Our latest contest for the presidency of Schmidlap National Bank for a day posed the question, "Why weren't we ready for the problems that the year 2000 would cause in a world where most computer programs only left two spaces for the date?"
Some of our respondents were bankers letting off steam about the "computer geeks" who were smart enough to make the machines but too stupid to see the problems they might cause.
More valuable were responses from readers who said technology has changed so fast that management could not foresee all the implications. Elizabeth Hance, executive vice president of Magyar Savings Bank in New Brunswick, N.J., wrote:
"This stuff was all perceived as being 'new.' After all, weren't we taking advantage of the 'latest' technology? Who knew, or could know, that the software programs being promoted and touted as the latest upgrades were masking older programs with embedded two-digit date codes? Remember, most banker are not 'techies'-they believed they were modernizing their operations, not building a time bomb."
More specific was the explanation of Levita L. Scull, a computer programmer in Little Rock.
"The biggest reason why the world was so unprepared for the turn of the century is many of the people who were in charge of important stuff like that were born closer to the last turn of the century than the next one. The technology wizards knew they would be retired by the turn of the century and neglected to tell the rest of the world to be aware.
"Before I became a programmer/analyst in 1985, I didn't give a second thought about the technological impact of Y2K. The first software application that I wrote was a foreclosure/claims system for a mortgage company. The more experienced programmers chastised me for including an eight-digit date in my programs. They told me that my code would take up too much disk space. Their immediate concern was not Y2K, but that all of the software applications processed using a minimal amount of space. Mainframes were expensive and no one could afford to waste the precious disk space."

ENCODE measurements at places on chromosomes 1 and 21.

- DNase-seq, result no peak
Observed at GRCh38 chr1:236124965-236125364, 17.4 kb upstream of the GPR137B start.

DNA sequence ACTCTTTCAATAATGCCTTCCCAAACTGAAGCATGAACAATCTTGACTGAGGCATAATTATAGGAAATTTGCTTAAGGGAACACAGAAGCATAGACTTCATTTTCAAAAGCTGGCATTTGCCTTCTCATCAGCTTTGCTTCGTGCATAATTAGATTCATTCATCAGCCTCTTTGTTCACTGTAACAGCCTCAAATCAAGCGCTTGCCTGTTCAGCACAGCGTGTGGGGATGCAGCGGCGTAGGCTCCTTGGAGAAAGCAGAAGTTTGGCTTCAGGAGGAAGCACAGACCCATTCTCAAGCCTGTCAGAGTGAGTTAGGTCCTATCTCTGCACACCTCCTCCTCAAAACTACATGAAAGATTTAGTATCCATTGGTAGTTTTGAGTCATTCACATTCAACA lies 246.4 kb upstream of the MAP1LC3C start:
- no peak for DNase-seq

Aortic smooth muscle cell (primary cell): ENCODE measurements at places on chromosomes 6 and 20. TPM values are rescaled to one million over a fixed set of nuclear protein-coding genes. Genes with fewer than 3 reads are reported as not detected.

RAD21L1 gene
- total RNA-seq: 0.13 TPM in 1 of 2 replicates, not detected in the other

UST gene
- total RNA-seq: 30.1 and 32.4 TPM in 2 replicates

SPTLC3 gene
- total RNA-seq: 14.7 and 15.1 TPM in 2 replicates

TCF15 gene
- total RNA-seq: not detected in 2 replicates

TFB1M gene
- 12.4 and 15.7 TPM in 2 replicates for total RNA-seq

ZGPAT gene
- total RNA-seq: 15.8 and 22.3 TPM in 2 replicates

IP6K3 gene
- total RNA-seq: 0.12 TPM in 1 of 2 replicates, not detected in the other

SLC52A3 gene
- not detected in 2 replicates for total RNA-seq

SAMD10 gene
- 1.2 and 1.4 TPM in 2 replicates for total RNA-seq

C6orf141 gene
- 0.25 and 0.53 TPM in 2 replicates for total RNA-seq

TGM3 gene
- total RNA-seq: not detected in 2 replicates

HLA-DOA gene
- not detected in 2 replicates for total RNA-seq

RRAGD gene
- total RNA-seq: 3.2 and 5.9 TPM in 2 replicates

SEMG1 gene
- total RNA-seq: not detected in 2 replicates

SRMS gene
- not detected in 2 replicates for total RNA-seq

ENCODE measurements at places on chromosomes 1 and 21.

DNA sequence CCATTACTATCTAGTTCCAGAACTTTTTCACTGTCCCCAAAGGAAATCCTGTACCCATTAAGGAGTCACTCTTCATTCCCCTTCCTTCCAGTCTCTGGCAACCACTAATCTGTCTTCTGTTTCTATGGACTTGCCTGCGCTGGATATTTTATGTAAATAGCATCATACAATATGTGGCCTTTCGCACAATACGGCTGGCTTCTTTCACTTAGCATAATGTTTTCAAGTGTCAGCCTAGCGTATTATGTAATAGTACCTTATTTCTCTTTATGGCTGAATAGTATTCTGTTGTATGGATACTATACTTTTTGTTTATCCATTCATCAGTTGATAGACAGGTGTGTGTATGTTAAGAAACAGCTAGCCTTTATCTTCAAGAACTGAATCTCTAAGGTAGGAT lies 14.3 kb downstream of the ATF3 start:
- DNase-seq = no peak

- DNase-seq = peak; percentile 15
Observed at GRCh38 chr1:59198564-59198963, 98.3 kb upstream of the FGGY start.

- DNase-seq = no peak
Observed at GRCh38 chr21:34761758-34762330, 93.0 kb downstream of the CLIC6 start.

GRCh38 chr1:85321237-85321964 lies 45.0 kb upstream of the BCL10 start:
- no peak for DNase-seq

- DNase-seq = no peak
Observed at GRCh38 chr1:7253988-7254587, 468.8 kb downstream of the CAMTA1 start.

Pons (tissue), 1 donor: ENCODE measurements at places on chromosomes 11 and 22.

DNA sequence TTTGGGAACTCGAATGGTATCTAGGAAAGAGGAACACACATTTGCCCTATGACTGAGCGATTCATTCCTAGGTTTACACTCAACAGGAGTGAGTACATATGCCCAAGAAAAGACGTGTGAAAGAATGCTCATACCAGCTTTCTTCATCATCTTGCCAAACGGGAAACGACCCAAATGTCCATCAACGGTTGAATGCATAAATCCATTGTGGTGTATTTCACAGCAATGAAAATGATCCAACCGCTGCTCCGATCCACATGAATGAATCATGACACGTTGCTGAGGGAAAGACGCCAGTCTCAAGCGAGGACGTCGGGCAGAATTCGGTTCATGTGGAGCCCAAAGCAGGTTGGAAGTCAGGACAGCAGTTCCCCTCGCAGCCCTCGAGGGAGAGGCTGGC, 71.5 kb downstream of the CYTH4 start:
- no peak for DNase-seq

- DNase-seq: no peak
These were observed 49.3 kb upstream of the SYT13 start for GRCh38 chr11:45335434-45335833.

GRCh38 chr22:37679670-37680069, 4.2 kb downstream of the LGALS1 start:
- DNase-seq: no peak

In this vein, I was aghast when an operations guru told me recently, "We don't realize how expensive disk space used to be. In our bank, storage space that would have cost $650,000 20 years ago now costs us 10 cents!"
Our winning entry came from Kent Schrader, vice president of National Bank of Fredericksburg, Va., who dated his response "T minus 613 days."
"Per your invitation to submit theories about the Y2K problem, I, a banker, am responding with three reasons that I believe are responsible for this state of affairs.
"The first and most obvious reason is that when ... software and hardware designs were being made in the early 1980s, people just didn't think that far ahead. It would have been like our worrying about the year 2018 today! Sometimes this month's appointments, earnings, and bills consume our attention.
"The second reason is that computer operating systems, software, and hardware have evolved with an eye toward backward compatibility. This means that new upgrades have had to retain certain aspects of prior versions so that users will not be left with worthless equipment each time an upgrade occurs (this happens often even as it is). Accordingly, the date problem has not been fixed even though the capability to do so has existed for some time.
"The third reason is that the explosion of computer usage and familiarity has only occurred in the past few years. This technology is new for millions of people, and there are still relatively few who are truly knowledgeable about it. Changing computers to be Y2K-compliant is such a massive and potentially expensive undertaking that without widespread awareness, willingness to make the change is only now occurring as the pressing of the deadline has forced the awareness of the dangers to become more acute."